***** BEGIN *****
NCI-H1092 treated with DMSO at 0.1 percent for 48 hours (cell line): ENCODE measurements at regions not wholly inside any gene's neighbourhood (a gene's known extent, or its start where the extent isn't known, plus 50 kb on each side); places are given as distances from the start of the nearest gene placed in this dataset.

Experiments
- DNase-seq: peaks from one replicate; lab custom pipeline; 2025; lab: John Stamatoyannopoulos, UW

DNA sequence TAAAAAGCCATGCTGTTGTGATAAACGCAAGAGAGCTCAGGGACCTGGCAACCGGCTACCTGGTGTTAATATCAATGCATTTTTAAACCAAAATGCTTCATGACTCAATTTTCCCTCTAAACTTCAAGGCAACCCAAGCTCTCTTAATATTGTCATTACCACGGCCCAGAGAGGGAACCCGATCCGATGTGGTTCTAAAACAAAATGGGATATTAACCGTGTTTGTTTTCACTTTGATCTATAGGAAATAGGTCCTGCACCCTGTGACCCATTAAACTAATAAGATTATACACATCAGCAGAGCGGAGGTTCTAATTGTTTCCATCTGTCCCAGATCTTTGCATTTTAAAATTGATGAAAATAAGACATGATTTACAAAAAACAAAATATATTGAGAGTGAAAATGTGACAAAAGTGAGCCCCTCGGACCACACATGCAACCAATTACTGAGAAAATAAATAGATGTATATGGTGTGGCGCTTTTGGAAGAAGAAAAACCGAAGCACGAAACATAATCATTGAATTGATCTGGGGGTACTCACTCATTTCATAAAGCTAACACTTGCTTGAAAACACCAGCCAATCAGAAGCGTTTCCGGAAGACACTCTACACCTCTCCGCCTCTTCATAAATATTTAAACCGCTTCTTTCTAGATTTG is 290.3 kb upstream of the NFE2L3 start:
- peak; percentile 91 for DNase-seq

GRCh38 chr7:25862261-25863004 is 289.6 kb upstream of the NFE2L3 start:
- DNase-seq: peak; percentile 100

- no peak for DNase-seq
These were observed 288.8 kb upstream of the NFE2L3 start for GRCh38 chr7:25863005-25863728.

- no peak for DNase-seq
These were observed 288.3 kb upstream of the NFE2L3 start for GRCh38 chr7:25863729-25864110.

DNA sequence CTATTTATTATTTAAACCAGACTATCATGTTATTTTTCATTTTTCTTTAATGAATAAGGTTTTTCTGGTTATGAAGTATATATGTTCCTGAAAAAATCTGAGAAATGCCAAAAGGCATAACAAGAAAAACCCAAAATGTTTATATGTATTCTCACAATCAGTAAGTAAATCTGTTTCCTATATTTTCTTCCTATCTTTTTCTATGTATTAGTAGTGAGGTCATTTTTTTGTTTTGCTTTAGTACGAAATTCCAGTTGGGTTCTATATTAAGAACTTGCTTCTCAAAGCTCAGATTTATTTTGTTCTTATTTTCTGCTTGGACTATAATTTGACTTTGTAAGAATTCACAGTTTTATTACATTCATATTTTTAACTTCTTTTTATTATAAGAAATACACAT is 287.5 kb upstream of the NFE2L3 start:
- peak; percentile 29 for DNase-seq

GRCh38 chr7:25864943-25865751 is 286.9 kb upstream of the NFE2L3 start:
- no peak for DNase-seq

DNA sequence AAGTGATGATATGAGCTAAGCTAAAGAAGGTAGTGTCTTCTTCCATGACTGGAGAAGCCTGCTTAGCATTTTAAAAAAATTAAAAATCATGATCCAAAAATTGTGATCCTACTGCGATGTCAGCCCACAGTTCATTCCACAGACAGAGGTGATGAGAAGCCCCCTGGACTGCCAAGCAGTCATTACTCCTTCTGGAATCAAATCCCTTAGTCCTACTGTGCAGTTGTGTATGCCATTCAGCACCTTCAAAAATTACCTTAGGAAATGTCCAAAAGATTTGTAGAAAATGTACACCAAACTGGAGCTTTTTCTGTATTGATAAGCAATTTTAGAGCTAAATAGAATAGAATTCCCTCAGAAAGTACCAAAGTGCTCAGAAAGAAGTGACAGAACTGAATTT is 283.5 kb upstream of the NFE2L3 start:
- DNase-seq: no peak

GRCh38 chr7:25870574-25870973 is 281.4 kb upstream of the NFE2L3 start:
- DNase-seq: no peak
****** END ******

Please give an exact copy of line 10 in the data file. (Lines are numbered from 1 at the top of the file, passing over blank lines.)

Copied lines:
- no peak for DNase-seq